Unimpressed by Online Classes, College Students Seek Refunds

Schools insist they're still offering students a quality education.
Photo/s: AP Photo/Matt Rourke, File



They wanted the campus experience, but their colleges sent them home to learn online during the coronavirus pandemic. Now, students at more than 25 U.S. universities are filing lawsuits against their schools demanding partial refunds on tuition and campus fees, saying they're not getting the caliber of education they were promised.

The suits reflect students' growing frustration with online classes that schools scrambled to create as the coronavirus forced campuses across the nation to close last month. The suits say students should pay lower rates for the portion of the term that was offered online, arguing that the quality of instruction is far below the classroom experience.

Colleges, though, reject the idea that refunds are in order. Students are learning from the same professors who teach on campus, officials have said, and they're still earning credits toward their degrees. Schools insist that, after being forced to close by their states, they're still offering students a quality education.

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Grainger Rickenbaker, a freshman who filed a class-action lawsuit against Drexel University in Philadelphia, said the online classes he's been taking are poor substitutes for classroom learning. There's little interaction with students or professors, he said, and some classes are being taught almost entirely through recorded videos, with no live lecture or discussion.

"You just feel a little bit diminished," said Rickenbaker, 21, of Charleston, South Carolina. "It's just not the same experience I would be getting if I was at the campus."

Other students report similar experiences elsewhere. A complaint against the University of California, Berkeley, says some professors are simply uploading assignments, with no video instruction at all. A case against Vanderbilt University says class discussion has been stymied and the "quality and academic rigor of courses has significantly decreased."

In a case against Purdue University, a senior engineering student said the closure has prevented him from finishing his senior project, building an airplane. "No online course can simulate the applicable, real-world experience" he hoped to gain from the project, the complaint says.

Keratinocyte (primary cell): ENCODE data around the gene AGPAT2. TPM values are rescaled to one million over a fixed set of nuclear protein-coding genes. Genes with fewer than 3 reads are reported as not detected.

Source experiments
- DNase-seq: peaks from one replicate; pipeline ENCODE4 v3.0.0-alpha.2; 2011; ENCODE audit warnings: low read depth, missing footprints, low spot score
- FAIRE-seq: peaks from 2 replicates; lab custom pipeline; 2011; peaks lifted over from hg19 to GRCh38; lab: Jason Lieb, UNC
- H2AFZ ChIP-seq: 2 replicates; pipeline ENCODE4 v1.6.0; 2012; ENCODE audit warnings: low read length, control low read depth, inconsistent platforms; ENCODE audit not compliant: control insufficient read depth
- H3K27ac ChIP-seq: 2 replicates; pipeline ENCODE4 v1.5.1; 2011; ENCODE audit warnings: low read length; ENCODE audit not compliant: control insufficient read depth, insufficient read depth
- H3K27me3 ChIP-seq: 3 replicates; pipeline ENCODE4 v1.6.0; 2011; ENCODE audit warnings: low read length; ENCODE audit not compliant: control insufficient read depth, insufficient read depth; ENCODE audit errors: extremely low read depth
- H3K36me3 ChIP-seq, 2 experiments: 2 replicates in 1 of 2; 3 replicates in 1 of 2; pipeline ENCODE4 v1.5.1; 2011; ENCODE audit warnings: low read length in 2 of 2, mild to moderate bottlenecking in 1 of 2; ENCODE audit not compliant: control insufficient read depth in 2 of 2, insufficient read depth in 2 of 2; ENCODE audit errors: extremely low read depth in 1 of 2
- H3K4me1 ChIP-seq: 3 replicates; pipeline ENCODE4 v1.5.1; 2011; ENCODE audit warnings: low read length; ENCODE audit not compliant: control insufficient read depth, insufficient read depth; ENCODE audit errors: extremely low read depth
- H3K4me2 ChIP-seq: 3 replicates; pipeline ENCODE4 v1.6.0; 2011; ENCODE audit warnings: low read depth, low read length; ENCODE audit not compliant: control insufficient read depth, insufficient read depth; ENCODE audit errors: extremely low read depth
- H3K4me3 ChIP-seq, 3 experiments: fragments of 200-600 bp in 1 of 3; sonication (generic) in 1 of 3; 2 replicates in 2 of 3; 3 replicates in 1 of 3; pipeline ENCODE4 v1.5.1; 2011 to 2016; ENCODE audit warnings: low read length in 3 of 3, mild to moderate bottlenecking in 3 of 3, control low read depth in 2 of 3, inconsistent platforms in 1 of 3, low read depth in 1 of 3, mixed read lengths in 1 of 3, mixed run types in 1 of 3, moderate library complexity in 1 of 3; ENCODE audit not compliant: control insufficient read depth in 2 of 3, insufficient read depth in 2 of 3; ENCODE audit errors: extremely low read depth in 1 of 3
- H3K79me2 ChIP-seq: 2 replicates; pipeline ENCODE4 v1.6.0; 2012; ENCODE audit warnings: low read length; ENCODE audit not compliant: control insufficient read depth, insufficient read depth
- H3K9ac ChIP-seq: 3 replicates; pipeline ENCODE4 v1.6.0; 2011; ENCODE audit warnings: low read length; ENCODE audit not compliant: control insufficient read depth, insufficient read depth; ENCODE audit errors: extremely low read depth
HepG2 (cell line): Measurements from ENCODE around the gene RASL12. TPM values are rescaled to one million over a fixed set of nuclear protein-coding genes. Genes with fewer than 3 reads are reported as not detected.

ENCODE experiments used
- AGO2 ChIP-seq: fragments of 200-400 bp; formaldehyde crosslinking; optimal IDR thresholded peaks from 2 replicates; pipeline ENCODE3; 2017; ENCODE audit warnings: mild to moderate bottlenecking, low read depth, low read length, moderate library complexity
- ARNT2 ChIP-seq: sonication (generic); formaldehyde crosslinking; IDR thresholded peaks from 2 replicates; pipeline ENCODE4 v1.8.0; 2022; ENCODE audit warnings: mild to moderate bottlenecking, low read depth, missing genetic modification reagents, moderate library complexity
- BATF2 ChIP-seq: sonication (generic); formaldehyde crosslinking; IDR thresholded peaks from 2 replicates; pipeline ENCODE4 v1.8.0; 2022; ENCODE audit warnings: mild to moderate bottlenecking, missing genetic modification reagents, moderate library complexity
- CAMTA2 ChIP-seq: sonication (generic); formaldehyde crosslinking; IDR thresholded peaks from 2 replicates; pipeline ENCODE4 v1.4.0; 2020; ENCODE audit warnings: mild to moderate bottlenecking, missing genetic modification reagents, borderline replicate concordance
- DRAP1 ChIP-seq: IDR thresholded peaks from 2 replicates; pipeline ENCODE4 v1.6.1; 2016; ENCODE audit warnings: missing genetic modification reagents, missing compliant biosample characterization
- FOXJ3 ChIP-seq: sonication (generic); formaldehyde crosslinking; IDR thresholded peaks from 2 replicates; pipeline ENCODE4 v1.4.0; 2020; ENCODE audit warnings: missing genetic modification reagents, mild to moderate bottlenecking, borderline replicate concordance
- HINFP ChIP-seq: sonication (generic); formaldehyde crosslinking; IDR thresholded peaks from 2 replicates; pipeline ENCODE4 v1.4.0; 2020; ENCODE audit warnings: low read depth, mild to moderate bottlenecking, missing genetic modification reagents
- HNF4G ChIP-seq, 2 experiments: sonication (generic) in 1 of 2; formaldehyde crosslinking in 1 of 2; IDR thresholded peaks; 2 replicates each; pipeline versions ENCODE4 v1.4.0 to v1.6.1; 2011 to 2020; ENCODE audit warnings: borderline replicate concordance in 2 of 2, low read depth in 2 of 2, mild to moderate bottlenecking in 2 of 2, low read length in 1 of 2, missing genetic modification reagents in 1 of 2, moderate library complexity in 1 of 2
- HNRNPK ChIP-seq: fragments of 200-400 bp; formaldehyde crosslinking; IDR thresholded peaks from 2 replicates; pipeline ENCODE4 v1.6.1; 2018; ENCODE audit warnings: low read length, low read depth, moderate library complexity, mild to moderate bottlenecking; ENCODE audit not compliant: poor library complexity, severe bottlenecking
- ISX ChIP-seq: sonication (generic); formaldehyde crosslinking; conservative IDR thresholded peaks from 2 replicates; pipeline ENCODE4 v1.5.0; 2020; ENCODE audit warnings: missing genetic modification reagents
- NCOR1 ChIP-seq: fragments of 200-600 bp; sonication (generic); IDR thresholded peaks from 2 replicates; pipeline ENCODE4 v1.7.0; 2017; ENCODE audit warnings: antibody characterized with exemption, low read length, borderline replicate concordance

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Class-action lawsuits demanding tuition refunds have been filed against at least 26 colleges, targeting prestigious private universities, including Brown, Columbia and Cornell, along with big public schools, including Michigan State, Purdue and the University of Colorado, Boulder.
Some of the suits draw attention to schools' large financial reserves, saying colleges are unfairly withholding refunds even while they rest on endowments that often surpass $1 billion.

Officials at Drexel University said the school has continued to provide a "broad spectrum of academic offerings and support" while students learn remotely.

Along with tuition, the cases also seek refunds for fees that students paid to access gyms, libraries, labs and other buildings that are now closed. All told, the complaints seek refunds that could add up to several thousand dollars per student at some schools.

The lawsuits ask courts to answer a thorny question that has come to the fore as universities shift classes online: whether there's a difference in value between online instruction and the traditional classroom. Proponents of online education say it can be just as effective, and universities say they've done everything they can to create rigorous online classes in a matter of weeks.

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Colleges counter that the coronavirus has put them under sharp financial strain, too. Some estimate that they could lose up to $1 billion this year as they brace for downturns in student enrollment, state funding and research grants. Some have already announced layoffs and furloughs as they work to offset losses.

—COLLIN BINKLEY

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